If there’s one name synonymous with black British filmmaking, it’s that of Sir Horace Shango Ové. Sir Ové holds the Guinness World Record for being the first black British filmmaker to direct a feature-length film, Pressure (1976).
The British Film Institute (BFI) has stated that Horace Ové is a pioneer in Black British history, and his work illustrates the realities of the Black British experience. However, as a Black British man born in 1936, his work has been highly controversial due to the rampant racism of his time. Now 85, Ové was knighted in the 2022 New Year Honors for services to media, yet his films were banned in the past.
Ové’s films documented the duality of racism and Black Power in Britain. His films, such as Reggae (1971) and Skateboard Kings (1978) and has inspired emerging filmmakers.
He was born on 3 December 1936 in Belmont, Trinidad, and Tobago, but traveled to Britain in 1960 to study the arts. He was interested in painting, photography, and interior design. It wouldn’t be until 1963 that he would enter the world of the seventh art as a film extra on the set of Joseph L. Mankiewicz Cleopatra (1963).
He returned to London, where he studied at the London School of Film Technique and directed a short film for the Acupuncture Association in 1966, The Art of the Needle.
His first film discussing the Black experience in Britain and the US was Baldwin’s Nigger, (1969), and he then filmed his next documentary, Reggae. It was shown on BBC television, and Ové filmed other documentaries for the BBC. This film documented the arrival of reggae to the UK. He’d go on to tell the story of the Trinidad carnival and the birth of skateboarding with his subsequent films.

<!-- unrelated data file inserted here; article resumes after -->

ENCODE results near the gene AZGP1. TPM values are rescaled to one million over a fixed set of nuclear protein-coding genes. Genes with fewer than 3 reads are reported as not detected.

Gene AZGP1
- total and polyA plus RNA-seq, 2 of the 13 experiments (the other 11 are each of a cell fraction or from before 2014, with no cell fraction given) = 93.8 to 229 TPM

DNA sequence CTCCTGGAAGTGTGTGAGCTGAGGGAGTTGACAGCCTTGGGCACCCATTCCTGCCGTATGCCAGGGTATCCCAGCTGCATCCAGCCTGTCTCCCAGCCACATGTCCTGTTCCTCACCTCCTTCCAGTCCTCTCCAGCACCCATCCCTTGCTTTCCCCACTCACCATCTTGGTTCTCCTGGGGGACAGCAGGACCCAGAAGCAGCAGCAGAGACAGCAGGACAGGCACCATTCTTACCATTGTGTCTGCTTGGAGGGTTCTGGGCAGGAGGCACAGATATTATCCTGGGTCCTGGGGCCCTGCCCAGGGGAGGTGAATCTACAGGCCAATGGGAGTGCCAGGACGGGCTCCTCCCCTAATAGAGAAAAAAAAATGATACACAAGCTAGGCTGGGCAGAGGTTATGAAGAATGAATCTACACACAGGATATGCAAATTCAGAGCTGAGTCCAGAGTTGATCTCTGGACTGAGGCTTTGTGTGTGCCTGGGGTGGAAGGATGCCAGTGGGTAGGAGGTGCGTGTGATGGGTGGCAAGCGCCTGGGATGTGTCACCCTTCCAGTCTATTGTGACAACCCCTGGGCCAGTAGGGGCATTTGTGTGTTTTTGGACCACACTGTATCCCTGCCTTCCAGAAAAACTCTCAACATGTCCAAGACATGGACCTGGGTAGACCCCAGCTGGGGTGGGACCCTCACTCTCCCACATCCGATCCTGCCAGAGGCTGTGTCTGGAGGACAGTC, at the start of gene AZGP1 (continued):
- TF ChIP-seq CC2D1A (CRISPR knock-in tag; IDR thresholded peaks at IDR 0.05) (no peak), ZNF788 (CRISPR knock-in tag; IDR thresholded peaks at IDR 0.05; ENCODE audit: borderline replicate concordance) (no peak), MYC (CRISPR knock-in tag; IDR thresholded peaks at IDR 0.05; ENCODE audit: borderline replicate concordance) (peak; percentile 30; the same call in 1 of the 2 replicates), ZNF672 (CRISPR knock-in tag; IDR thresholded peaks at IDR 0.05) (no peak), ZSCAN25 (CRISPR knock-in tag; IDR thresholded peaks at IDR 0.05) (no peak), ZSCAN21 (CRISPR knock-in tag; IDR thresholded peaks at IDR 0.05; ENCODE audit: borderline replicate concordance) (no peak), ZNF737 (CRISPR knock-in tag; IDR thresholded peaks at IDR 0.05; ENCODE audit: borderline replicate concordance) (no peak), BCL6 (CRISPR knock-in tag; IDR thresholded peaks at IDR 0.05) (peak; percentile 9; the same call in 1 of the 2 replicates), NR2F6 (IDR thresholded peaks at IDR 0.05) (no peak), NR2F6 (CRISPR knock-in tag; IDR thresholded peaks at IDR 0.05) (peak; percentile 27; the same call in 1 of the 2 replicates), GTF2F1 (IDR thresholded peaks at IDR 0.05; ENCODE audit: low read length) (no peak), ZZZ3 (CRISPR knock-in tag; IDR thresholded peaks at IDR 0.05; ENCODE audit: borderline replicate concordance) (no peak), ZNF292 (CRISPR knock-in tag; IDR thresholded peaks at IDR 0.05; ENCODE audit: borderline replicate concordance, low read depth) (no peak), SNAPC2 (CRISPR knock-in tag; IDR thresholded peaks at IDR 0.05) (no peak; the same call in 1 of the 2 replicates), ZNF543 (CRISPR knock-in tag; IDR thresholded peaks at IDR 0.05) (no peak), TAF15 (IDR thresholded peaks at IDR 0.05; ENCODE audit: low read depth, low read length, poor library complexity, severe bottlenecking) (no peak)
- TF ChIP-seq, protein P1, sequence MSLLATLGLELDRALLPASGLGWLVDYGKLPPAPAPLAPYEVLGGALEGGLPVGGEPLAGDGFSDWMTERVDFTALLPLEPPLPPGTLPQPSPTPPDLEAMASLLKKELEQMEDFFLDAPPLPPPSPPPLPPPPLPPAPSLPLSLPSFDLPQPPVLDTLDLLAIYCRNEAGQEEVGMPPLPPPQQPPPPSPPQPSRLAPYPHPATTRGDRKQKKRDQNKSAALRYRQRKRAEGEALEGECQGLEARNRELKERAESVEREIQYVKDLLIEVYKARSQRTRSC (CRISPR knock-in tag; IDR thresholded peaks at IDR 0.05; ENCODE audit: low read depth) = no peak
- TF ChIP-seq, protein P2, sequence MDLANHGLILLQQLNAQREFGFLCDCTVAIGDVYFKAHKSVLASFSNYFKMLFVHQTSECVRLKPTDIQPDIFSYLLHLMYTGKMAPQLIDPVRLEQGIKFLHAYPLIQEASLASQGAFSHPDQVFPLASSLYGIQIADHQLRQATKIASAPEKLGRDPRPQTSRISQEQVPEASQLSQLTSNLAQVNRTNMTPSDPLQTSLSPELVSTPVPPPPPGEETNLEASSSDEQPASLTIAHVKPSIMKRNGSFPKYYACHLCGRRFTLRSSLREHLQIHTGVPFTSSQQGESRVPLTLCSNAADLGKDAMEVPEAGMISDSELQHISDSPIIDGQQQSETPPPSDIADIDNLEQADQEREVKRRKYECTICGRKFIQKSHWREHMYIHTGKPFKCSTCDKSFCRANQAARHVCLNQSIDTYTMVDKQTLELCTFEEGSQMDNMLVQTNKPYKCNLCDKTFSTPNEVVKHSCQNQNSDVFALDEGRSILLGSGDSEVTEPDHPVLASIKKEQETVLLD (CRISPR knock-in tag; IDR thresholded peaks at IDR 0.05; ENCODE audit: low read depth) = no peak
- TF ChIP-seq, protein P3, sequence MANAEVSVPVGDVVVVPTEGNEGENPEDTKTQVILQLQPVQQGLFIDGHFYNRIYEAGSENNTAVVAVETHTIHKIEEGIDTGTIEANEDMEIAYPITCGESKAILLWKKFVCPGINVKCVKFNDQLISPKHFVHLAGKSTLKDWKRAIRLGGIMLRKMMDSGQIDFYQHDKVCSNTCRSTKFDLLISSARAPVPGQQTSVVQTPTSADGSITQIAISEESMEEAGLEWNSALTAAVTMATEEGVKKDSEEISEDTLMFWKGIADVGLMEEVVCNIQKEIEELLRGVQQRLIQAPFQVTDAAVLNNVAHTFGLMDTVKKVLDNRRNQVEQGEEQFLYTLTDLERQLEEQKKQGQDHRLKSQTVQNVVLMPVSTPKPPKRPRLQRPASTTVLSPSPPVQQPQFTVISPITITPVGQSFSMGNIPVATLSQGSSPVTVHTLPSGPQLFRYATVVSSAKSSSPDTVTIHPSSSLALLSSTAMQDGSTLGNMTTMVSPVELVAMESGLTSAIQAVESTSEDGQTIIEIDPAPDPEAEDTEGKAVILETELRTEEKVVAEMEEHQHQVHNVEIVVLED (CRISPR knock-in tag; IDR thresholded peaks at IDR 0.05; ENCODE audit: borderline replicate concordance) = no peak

You can probably see a pattern here: Ové is a documentarian, a storyteller who records and witnesses, as an external observer, without intruding into the natural goings of his actors. Ové never let the ruthlessness of black British reality deter him from illustrating truth through his lens. Some of his films were banned for over three years, due to scenes portraying police brutality. He wouldn’t budge, nor edit it out to please his funder, the British Movie Institute. For three years he waited and prevailed.
Ové is a multi-disciplinarian artist, as his career in photography mirrors his film career. His 2004 exhibition Pressure: Photographs by Horace Ové is described as the first in-depth look at his photographic back catalogue”, recording the political awakening in the 70s and 80s London.
Sir Horace Shango Ové is regarded as The Godfather of black British filmmaking. Most, if not all, of his friends, students, and followers can ascertain that his knighthood is well-deserved.